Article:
Columbia Mall Faces $35,000 Annual Stormwater Fee
Homeowners and business owners will face a stormwater fee due to a state law passed in 2012.
Depending on how big your house and driveway is, you'll be facing a storm water fee for those impervious surfaces, based on a law passed in the Maryland legislature in 2012.
The Howard County Council is currently working on legislation that would institute the state law in the county. Under the rate proposed by County Executive Ken Ulman, the fee would be $7.80 per 500 square feet of impervious surface.
Impervious surfaces are any surfaces that do not allow groundwater through, such a roofs, driveways, tennis courts and parking lots, according to the bill's text. The county would figure out how much square footage of impervious surfaces property owners have based on Geographic Information Services (GIS) technology and site plans, according to a statement released by the County Executive's office.
While this means that a moderately sized house and driveway (about 2,600 square feet) will face an extra $39 on their property tax bill every year, the bill for one Columbia business will be much larger.
Under the proposed legislation, the Mall in Columbia would face a $35,000 annual fee, according to the Howard County office of public information.
The fee would be one of the largest in the county, as the mall has about 52 acres of impervious surfaces, according to Karen Spicer of the public information office.
General Growth Properties, the owners of the mall, declined to comment on their opinion of the legislation.
Once collected, the fees will be used for stream restoration, treating stormwater, preventing erosion and reducing pollution, according to the legislation. All property owners except state and county government as well as volunteer fire departments will be subject to the fee.
The Columbia Association, another large owner of impervious surfaces in the county, said it supported the legislation, for the most part.
CA's watershed manager John McCoy testifed in front of the Council in February that CA has already spent $2.2 million on stormwater management as well as $13.5 million dredging Columbia's lakes of sediment from surrounding properties, according to a text of his remarks.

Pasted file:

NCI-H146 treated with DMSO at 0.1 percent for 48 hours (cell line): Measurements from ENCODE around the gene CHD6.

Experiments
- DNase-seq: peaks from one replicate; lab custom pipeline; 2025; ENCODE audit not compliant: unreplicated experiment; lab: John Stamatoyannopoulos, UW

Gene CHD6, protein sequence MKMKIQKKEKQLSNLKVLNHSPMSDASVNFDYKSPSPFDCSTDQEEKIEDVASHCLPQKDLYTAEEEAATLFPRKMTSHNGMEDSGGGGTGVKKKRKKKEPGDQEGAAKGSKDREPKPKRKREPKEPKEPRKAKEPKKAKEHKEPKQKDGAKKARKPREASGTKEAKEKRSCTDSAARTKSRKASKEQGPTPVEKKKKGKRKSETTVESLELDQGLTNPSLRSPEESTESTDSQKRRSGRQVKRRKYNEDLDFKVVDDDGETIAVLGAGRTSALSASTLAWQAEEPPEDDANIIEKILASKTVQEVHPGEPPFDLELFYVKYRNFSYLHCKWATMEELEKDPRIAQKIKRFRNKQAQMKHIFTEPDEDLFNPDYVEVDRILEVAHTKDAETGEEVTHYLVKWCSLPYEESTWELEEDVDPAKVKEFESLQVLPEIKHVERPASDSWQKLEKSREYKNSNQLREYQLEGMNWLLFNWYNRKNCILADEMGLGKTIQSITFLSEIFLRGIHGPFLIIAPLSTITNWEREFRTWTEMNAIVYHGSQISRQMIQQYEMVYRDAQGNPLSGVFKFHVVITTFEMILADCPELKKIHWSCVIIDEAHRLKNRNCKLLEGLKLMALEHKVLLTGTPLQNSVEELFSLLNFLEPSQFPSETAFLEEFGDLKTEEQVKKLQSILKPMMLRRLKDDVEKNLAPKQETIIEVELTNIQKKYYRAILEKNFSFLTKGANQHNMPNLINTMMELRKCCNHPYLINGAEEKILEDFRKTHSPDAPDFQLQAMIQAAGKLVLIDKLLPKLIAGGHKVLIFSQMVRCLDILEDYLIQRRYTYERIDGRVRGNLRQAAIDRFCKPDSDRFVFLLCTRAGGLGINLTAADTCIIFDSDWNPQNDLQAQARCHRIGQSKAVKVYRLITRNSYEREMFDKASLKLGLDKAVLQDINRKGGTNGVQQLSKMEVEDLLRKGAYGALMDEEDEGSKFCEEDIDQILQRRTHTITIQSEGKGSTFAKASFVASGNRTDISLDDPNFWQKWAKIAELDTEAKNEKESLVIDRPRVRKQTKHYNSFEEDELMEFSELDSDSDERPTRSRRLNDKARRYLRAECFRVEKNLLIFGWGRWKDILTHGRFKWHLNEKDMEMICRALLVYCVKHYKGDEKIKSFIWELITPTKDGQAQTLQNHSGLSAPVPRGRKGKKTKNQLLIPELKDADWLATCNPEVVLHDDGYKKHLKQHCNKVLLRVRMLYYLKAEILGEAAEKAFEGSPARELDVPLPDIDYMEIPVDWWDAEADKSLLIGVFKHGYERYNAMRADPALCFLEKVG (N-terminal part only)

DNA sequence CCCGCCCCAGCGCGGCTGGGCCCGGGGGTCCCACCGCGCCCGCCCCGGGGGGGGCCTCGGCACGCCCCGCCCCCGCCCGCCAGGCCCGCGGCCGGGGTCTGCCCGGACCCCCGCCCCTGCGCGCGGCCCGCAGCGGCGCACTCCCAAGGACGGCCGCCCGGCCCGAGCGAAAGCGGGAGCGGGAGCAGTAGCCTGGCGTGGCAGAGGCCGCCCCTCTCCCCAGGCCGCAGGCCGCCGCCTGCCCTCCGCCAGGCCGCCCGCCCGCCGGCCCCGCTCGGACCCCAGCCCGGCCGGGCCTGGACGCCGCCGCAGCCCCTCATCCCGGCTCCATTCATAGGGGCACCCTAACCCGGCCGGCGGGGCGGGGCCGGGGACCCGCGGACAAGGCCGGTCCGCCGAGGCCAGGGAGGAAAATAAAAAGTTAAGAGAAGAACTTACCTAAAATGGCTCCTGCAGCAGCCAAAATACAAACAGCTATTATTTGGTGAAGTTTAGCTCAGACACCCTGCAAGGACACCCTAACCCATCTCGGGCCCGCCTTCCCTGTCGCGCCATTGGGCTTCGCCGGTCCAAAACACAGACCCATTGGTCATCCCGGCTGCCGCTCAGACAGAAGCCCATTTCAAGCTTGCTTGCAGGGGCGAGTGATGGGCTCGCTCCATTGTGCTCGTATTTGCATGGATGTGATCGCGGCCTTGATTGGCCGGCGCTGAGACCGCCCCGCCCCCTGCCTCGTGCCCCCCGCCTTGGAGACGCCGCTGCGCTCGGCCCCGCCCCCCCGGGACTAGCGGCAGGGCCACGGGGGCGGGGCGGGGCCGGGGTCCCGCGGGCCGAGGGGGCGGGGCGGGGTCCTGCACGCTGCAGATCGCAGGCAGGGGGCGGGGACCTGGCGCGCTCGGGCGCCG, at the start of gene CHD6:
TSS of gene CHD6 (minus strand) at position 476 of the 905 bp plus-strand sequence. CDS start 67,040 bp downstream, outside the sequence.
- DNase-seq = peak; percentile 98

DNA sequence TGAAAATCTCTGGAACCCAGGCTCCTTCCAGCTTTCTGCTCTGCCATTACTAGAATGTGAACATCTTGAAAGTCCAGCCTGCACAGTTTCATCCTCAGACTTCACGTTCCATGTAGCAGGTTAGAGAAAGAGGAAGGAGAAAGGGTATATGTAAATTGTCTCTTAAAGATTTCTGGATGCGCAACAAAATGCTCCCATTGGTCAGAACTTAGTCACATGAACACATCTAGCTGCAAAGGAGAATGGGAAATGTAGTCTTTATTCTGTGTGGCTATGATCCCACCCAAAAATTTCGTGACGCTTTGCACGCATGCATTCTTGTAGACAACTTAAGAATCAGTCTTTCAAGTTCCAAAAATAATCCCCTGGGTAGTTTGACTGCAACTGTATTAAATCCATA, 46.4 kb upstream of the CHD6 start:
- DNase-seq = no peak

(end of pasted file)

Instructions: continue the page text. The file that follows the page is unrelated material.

McCoy said CA agreed with the concept behind the bill in that it will force property owners to think about the stormwater they generate, but asked that organizations like CA who treat stormwater from adjoining properties be eligible for greater reimbursement.
Property owners who install stormwater management ponds or landscaping on their property will be eligible for a reiumbursement of the fee under the legislation.
At a work session on Feb. 26, the Council had questions on how Geographic Information Services technology will help determine just how much square feet of impervious surfaces properties have, how the money will be distributed to environmental causes, and what administrative costs will arise from the program, according to the meeting's minutes.
The state bill mandating the counties to institute the program was passed in April of 2012. At the time, Republican members of the state Senate attempted to filibuster the bill, calling it a "$6 billion tax on counties based on the projected funding needed over 13 years," according to MarylandReporter.com.
At a County Council meeting in February, local residents from around Howard County spoke out in favor of the legislation.
"We all dislike paying more for anything," wrote Tom Zolper in a Patch blog. "Yet residents young and old, businessmen, teachers, students and others, came to the microphone at the Howard County Council meeting to support the proposed new fee that will be dedicated to maintenance and improvements of the county’s $600 million storm water system."
What do you think of the stormwater fee legislation? Tell us in the comments.